748km (465 miles) W of Tokyo; 199km (124 miles) S of Osaka

If you've harbored visions of wooden temples nestled in among trees whenever you've thought of Japan, the sacred mountain of Mount Koya is the place to go. It's all here -- head-shaven monks, religious chanting at the crack of dawn, the wafting of incense, temples, towering cypress trees, tombs, and early morning mist rising above the treetops. Mount Koya -- called Koyasan by Japanese -- is one of Japan's most sacred places and the mecca of the Shingon Esoteric sect of Buddhism. Standing almost 900m (3,000 ft.) above the world, the top of Mount Koya is home to more than 115 Shingon Buddhist temples scattered through the mountain forests. Some 50 of these temples offer accommodations, making this one of the best places in Japan to observe temple life firsthand.

A World Heritage Site, Koyasan first became a place of meditation and religious learning almost 1,200 ago when Kukai, known posthumously as Kobo Daishi, was granted the mountaintop by the imperial court in 816 as a place to establish his Shingon sect of Buddhism. Kobo Daishi was a charismatic priest who had spent 2 years in China studying esoteric Buddhism before returning to his native land to spread his teachings among Japanese. Revered for his excellent calligraphy, his humanitarianism, and his teachings, Kobo Daishi remains one of the most beloved figures in Japanese Buddhist history. When he died in the 9th century, he was laid to rest in a mausoleum on Mount Koya. His followers believe Kobo Daishi is not dead but simply in a deep state of meditation, awaiting the arrival of the last bodhisattva (Buddha messiah). According to popular belief, priests opening his mausoleum decades after his death found his body still warm.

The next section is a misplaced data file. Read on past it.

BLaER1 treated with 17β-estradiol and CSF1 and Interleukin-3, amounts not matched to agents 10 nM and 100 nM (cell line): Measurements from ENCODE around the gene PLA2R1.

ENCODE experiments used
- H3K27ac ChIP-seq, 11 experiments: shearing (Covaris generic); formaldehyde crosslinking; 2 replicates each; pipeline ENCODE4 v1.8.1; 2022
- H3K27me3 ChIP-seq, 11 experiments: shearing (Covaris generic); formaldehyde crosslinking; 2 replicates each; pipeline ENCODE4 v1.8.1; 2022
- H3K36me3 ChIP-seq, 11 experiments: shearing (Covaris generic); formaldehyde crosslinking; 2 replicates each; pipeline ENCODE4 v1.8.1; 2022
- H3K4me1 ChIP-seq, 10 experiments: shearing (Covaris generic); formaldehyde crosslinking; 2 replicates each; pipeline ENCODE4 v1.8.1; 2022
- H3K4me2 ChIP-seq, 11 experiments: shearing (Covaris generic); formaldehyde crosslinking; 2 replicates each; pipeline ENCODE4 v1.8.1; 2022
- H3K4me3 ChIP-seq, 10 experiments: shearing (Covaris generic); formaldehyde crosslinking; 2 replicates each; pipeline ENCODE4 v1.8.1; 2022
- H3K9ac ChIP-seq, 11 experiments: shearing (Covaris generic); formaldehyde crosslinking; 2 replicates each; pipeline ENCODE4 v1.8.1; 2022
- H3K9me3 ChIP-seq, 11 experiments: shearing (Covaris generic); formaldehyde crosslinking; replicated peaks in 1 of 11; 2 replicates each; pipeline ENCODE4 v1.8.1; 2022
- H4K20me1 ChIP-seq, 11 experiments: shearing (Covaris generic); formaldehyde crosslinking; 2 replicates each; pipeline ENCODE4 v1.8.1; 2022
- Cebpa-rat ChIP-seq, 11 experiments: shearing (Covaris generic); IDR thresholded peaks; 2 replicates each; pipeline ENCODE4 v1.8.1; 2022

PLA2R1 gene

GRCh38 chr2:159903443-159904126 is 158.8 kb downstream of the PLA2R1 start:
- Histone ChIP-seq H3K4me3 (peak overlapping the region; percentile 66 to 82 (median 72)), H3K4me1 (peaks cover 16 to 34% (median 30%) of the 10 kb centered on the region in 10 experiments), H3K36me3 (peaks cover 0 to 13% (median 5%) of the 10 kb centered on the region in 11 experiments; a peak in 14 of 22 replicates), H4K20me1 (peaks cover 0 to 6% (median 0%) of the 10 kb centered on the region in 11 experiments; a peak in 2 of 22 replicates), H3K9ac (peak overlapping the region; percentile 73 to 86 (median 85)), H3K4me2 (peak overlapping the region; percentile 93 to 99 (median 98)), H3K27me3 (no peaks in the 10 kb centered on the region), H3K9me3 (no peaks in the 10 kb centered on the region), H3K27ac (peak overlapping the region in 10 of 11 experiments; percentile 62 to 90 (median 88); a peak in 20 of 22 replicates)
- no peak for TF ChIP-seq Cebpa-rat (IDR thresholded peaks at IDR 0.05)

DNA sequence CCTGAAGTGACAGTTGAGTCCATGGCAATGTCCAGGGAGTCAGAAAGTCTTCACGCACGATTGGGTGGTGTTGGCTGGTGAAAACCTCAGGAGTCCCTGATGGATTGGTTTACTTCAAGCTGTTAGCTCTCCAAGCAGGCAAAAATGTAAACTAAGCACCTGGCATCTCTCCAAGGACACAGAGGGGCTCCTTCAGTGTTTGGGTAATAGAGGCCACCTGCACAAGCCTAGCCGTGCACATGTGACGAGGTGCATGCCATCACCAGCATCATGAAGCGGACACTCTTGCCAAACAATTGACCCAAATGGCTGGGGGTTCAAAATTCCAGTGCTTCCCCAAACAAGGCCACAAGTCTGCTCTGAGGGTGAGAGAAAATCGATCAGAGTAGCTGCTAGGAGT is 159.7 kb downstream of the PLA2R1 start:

Through the centuries, many of Kobo Daishi's followers, wishing to be close at hand when the great priest awakens, have had huge tombs or tablets constructed close to Kobo Daishi's mausoleum, and many have had their ashes interred here. Pilgrims over the last thousand years have included emperors, feudal lords, samurai, and common people, all climbing to the top of the mountain to pay their respects. Women, however, were barred from entering the sacred grounds of Koyasan until 1872.